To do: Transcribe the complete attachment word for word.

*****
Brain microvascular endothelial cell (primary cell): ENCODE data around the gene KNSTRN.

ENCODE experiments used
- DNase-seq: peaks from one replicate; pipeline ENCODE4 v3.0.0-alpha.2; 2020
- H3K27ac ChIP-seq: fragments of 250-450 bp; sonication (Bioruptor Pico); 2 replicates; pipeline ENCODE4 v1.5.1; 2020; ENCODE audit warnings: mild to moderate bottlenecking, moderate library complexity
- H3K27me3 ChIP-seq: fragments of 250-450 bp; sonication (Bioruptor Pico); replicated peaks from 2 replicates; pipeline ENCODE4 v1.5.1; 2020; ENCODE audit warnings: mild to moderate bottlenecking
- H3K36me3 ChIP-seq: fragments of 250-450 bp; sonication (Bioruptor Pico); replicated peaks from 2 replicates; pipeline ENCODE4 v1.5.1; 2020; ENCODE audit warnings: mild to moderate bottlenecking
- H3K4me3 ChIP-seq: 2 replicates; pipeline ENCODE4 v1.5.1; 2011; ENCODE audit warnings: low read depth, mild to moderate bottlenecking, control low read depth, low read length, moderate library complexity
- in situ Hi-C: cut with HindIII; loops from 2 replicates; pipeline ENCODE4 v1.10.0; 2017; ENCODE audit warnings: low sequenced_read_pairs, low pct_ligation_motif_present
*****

Brain microvascular endothelial cell (primary cell): ENCODE data around the gene KNSTRN.

ENCODE experiments used
- DNase-seq: peaks from one replicate; pipeline ENCODE4 v3.0.0-alpha.2; 2020
- H3K27ac ChIP-seq: fragments of 250-450 bp; sonication (Bioruptor Pico); 2 replicates; pipeline ENCODE4 v1.5.1; 2020; ENCODE audit warnings: mild to moderate bottlenecking, moderate library complexity
- H3K27me3 ChIP-seq: fragments of 250-450 bp; sonication (Bioruptor Pico); replicated peaks from 2 replicates; pipeline ENCODE4 v1.5.1; 2020; ENCODE audit warnings: mild to moderate bottlenecking
- H3K36me3 ChIP-seq: fragments of 250-450 bp; sonication (Bioruptor Pico); replicated peaks from 2 replicates; pipeline ENCODE4 v1.5.1; 2020; ENCODE audit warnings: mild to moderate bottlenecking
- H3K4me3 ChIP-seq: 2 replicates; pipeline ENCODE4 v1.5.1; 2011; ENCODE audit warnings: low read depth, mild to moderate bottlenecking, control low read depth, low read length, moderate library complexity
- in situ Hi-C: cut with HindIII; loops from 2 replicates; pipeline ENCODE4 v1.10.0; 2017; ENCODE audit warnings: low sequenced_read_pairs, low pct_ligation_motif_present